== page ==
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Christian is a dedicated Open Source developer and Entrepreneur. Currently he works a lot for the Apache Software Foundation. Besides he loves efficient working and regularly shares his thoughts on his blog, mostly tagged with "Zen Programming". Christian is a DZone MVB and is not an employee of DZone and has posted 13 posts at DZone. You can read more from them at their website. View Full User Profile

Installing Comodo PositiveSSL on Jetty

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I usually buy Comodo Certificates from It was always a pain to get it running because the information found on Comodos website are extremely outdated. So painful it is, their certificates are pretty cheap. That said this is probably the last time I’ll use them because it took me way too much time. If you are in pain too, here is some help.

First, if you are looking for UTNAddTrustServerCA.crt which is described here, I have some news for you. Almost hidden, I found the new necessary hierarchy. It shows clearly that this file is not longer necessary, even when stated on Comodos websites. Once you know that, everything is much more easier.

Let’s start. Create a new certification request (CSR).

openssl req -new -nodes -keyout jetty.key -out jetty.csr -newkey rsa:4096
openssl req -new -x509 -key jetty.key -out

Order a new certificate from PSW and wait until you receive it. You need to authenticate the first time.

Download AddTrustExternalRoot and PositiveSSL CA2 from Comodos website. From PSW you’ll get another Zip-File with your certificate. Put them all into one directory and create a cert chain.

cat www_yourdomain_de.crt PositiveSSLCA2.crt AddTrustExternalCARoot.crt > cert-chain.txt

For jetty and Java keystore you’ll need to create a pcks12 file. It’s done like that:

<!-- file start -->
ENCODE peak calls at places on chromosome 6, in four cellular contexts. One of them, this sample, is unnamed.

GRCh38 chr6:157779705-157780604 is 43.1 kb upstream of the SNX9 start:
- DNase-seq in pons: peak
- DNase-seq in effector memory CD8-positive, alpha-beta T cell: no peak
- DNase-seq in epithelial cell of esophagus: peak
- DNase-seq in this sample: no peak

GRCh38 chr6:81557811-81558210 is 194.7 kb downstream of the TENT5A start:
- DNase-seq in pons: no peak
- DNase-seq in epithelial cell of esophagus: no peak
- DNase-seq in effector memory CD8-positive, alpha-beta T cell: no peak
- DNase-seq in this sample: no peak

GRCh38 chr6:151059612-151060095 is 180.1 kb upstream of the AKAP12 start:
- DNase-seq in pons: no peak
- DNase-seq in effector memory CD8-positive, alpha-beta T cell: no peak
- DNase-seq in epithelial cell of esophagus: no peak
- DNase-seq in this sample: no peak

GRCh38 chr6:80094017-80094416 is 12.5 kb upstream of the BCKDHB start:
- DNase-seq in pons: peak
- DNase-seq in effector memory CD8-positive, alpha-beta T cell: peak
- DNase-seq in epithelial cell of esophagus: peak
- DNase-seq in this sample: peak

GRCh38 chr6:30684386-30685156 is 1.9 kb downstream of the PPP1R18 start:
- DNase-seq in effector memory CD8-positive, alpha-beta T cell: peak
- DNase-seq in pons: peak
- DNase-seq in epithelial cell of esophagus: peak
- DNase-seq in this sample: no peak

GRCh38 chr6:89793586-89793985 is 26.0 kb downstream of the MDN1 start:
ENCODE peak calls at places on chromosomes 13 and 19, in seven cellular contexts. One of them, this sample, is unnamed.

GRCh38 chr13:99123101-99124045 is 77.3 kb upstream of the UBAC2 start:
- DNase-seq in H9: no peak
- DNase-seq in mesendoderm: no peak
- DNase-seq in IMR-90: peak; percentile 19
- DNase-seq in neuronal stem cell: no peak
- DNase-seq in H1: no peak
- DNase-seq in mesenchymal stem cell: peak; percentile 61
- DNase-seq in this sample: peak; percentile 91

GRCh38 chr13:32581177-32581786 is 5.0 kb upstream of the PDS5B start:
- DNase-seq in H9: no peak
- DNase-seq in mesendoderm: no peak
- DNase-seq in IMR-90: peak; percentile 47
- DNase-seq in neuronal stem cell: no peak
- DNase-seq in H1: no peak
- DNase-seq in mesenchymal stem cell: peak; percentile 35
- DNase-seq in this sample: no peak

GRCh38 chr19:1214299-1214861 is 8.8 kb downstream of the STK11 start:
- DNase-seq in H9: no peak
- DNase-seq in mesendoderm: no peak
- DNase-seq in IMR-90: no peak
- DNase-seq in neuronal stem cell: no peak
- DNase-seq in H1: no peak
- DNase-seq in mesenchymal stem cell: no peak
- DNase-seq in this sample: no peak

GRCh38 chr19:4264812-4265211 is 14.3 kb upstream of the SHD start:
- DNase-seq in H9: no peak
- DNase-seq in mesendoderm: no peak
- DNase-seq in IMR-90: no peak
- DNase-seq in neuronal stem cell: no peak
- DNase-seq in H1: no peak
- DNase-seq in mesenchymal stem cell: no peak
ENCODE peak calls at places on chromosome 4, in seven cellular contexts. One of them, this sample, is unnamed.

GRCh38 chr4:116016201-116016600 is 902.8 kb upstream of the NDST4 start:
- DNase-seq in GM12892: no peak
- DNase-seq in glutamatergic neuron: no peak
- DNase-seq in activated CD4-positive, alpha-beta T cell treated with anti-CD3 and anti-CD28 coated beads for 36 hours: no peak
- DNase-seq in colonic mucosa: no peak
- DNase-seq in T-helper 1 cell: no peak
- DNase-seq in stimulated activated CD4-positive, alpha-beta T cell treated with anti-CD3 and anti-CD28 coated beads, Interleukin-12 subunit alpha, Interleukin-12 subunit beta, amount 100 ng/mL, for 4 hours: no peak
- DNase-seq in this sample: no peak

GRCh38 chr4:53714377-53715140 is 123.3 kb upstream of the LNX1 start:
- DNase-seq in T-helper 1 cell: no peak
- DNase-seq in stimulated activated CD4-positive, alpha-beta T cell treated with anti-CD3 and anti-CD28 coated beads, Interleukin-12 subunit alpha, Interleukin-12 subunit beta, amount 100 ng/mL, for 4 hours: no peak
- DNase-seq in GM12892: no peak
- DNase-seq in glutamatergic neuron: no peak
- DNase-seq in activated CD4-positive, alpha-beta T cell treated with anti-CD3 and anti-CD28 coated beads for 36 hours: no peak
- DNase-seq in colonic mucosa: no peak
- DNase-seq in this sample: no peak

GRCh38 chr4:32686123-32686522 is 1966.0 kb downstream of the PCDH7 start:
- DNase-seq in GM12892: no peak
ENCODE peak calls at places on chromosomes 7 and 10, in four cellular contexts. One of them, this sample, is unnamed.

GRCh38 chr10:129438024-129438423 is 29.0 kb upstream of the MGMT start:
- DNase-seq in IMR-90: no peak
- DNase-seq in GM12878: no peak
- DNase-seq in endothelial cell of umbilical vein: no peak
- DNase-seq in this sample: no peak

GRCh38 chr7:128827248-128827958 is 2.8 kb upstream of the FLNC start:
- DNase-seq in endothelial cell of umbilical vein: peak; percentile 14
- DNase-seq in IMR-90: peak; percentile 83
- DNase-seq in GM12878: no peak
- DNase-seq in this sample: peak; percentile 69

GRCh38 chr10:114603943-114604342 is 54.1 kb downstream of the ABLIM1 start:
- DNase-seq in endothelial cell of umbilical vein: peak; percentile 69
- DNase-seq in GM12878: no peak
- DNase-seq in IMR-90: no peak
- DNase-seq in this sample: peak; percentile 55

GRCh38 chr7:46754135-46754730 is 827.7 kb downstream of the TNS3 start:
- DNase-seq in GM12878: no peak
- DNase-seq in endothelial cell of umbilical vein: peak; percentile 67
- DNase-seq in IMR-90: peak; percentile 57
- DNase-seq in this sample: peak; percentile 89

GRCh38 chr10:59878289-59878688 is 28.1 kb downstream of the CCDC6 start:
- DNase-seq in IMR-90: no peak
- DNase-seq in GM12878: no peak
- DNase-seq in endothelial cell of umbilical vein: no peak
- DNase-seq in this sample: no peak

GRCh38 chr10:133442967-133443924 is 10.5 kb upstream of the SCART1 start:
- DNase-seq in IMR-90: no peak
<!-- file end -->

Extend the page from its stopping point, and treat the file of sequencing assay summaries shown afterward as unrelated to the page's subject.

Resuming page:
openssl pkcs12 -export -inkey jetty.key -in cert-chain.txt -out jetty.pkcs12

Upload this magic to your server (using SSH of course) and import it to your keystore.

keytool -importkeystore -srckeystore jetty.pkcs12 -srcstoretype PKCS12 -destkeystore mykeystore

Now that this is done, you just need to tell Jetty to use this keystore. I used this configuration in /etc/jetty.xml.

<Call name="addConnector">
   <New class="org.eclipse.jetty.server.ssl.SslSelectChannelConnector">
      <New class="org.eclipse.jetty.http.ssl.SslContextFactory">
         <Set name="keyStore">/path/to/mykeystore</Set>
         <Set name="keyStorePassword">OBF:encryptedpass</Set>
         <Set name="keyManagerPassword">OBF:encryptedpass</Set>
         <Set name="trustStorePassword">OBF:encryptedpass</Set>
   <Set name="port">8443</Set>
   <Set name="maxIdleTime">30000</Set>

On restart, your keystore should be used. Don’t forget to create Virtual Host names in your context.

That said, my pain with Comodo clearly has nothing to do with They are a reseller and so far I made great experiences with them. Check them out if you are in need of something SSL related. They work international to my knowledge.

Two more references: Jetty How-To SSL and Oracle Keytool.

Published at DZone with permission of Christian Grobmeier, author and DZone MVB. (source)

(Note: Opinions expressed in this article and its replies are the opinions of their respective authors and not those of DZone, Inc.)